Much has been made of the importance of families having dinner together. It’s been a marker in studies — over decades now — that predicts lots of good things. Setting aside time promotes a chance for families to talk and hear about what’s happening in each other’s lives, and gives kids a platform that promotes easy conversation with parents (such that they are more likely to use parents as a source of support). For some parents, it’s a time to reinforce, or even put into place, some small rituals like practicing gratitude. A few years back I interviewed John Jacobs, co-founder of the Life is Good brand, and he espoused the utility of asking kids to share, at dinner, something that happened that day that promoted gratitude.
While families should have dinner together more frequently, another old-fashioned idea that is a winner is to have a family game night now and then. Why? Here are 3 reasons to consider.
1. It’s fun for the entire family. Sounds stupid, right? But the reality is that a lot of family life is not so much fun these days. Parents are busy. Kids are busy. Everyone is displaced in time and space, doing all the things parents and kids do. When everyone is home, there are more things to do. Responsibilities loom large.
And down time (what little down time may be available these days) may be spent individually, driven by our individual electronic devices. While there’s nothing wrong with that, it’s not family fun.
Families need to do goofy things together to let loose. There should be collective laughter. Everyone can step out of their roles and be, well, people. It can help families de-stress as a unit. And overall family mood — a big aspect of home life that predicts lots of outcomes for kids — will be lifted.
2. It’s important to have uninterrupted family time. In addition to having fun, families need some time together that is not undermined by distraction. This is not a rant against mobile technology and all that stuff. There are many advantages to having a smartphone. But more and more it’s that mobility — having this thing with you all the time — that can make family time disjointed. We all have these devices making noises at us, demanding our attention over and over again with notifications and rings and vibrations. I am not a very tech-driven person, but as my own experiment I selected a bunch of intrusive sounds to flag new emails, texts, and the like (like a choo-choo sound). It was a reminder of how much background noise we have.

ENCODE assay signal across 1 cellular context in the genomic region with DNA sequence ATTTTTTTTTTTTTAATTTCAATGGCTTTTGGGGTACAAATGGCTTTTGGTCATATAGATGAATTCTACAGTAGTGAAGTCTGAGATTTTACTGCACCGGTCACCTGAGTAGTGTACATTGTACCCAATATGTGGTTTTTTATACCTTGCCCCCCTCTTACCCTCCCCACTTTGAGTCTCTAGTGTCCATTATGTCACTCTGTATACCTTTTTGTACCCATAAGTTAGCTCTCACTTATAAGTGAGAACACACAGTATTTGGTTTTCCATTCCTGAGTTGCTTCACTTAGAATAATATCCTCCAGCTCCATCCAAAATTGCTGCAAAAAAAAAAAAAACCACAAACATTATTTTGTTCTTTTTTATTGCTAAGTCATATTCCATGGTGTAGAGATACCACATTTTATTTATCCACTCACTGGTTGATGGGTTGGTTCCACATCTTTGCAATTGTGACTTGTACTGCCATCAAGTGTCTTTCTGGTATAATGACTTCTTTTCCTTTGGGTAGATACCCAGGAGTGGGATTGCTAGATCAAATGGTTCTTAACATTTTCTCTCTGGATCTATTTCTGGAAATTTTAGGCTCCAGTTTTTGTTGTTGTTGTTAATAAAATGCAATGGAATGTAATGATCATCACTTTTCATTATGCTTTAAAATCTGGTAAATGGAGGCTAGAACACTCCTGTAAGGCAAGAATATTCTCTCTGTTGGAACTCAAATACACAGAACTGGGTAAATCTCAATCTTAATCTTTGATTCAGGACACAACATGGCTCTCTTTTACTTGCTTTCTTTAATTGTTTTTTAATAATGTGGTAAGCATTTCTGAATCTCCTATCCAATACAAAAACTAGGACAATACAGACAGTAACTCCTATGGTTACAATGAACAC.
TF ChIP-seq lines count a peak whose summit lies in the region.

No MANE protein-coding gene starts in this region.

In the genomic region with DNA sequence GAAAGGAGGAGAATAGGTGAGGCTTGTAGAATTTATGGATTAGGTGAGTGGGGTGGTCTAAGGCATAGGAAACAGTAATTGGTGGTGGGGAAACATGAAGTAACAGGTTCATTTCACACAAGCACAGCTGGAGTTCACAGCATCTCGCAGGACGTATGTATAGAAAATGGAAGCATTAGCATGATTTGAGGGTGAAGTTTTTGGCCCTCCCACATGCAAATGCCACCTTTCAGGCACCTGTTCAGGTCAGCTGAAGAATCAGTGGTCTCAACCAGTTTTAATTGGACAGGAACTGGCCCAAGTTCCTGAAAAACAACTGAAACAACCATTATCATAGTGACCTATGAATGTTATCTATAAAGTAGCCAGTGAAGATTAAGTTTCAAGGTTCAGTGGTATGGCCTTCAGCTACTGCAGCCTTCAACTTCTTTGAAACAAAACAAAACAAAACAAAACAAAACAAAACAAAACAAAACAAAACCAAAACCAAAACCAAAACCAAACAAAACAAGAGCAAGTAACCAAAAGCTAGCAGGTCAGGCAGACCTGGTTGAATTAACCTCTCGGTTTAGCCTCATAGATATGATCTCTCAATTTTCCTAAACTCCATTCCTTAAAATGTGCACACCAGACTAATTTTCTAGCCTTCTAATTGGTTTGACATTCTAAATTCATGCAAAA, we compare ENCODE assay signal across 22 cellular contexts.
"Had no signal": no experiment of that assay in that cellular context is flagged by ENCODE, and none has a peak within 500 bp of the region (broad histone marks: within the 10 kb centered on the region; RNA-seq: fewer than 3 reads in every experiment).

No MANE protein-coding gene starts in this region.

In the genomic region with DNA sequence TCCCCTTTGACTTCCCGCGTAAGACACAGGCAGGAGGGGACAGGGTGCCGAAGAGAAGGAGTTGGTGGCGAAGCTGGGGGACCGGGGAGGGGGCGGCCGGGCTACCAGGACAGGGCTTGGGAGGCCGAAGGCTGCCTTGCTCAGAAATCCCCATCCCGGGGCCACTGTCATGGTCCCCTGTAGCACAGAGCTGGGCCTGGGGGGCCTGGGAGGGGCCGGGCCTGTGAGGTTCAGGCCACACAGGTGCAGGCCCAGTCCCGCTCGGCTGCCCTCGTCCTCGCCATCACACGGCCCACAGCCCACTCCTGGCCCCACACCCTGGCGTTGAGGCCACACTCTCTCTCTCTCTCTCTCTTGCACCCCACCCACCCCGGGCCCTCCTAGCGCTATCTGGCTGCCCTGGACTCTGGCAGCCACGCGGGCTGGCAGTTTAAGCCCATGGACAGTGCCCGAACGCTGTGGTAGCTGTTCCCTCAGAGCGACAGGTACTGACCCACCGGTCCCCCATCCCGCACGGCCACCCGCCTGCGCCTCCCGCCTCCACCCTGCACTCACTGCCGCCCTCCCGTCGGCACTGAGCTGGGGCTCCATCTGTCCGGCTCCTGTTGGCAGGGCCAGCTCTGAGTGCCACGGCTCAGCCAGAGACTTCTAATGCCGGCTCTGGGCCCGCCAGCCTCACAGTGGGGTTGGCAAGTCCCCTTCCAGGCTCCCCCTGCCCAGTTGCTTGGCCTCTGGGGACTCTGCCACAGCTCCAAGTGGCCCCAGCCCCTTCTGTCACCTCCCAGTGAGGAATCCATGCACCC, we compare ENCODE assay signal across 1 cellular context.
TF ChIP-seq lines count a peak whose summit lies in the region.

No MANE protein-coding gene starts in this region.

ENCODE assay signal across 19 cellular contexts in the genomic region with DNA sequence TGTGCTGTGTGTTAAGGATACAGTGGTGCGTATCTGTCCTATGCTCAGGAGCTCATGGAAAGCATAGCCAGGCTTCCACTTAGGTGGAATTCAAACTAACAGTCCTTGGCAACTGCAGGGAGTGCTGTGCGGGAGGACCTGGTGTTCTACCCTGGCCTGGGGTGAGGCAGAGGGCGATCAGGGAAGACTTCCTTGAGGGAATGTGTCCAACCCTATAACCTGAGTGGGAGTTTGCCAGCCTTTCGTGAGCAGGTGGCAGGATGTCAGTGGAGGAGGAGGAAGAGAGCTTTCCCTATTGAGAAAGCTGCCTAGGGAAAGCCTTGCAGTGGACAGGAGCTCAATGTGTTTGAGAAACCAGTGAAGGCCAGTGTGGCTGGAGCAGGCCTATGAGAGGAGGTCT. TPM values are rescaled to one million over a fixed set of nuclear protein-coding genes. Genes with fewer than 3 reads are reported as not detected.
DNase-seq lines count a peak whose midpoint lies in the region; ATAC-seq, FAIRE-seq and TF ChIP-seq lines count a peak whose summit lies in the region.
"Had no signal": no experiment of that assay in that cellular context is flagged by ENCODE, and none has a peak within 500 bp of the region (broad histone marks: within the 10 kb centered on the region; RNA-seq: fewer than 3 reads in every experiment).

So, family game night can provide a respite from that for a little bit of time now and then. Put the devices away for 2 hours and interact with each other. Psychologists who study creativity often talk about the concept of “flow” — that state of being when you are in a zone where the ideas are, well, just flowing without interruption. We hear now about mindfulness and the benefits of that. Well, social time for families also needs opportunities to develop its own uninterrupted rhythm to foster better communication. You’d be surprised, but having to take turns, look at each other, listen, and act in a reciprocal manner — without interruption — can be therapeutic.
3. What happens when you spend time together having fun and communicating? You reinforce family bonds. You develop cohesion and a team spirit. If this sounds like hogwash (I haven’t used that term in ages), consider how many corporations throw big bucks at consultants to come into the workplace to work on these things. Why? Because it improves collective functioning as a unit. Better habits get established in terms of working together and supporting each other. What family living in this day and age couldn’t use a little more than this?
Be creative. Family game night can be whatever you all like to do. Bring out the board games. Play whatever games or activities you all would enjoy using technology (game night doesn’t have to be a board game). Go bowling. Or whatever. It should feel like fun. And be uninterrupted.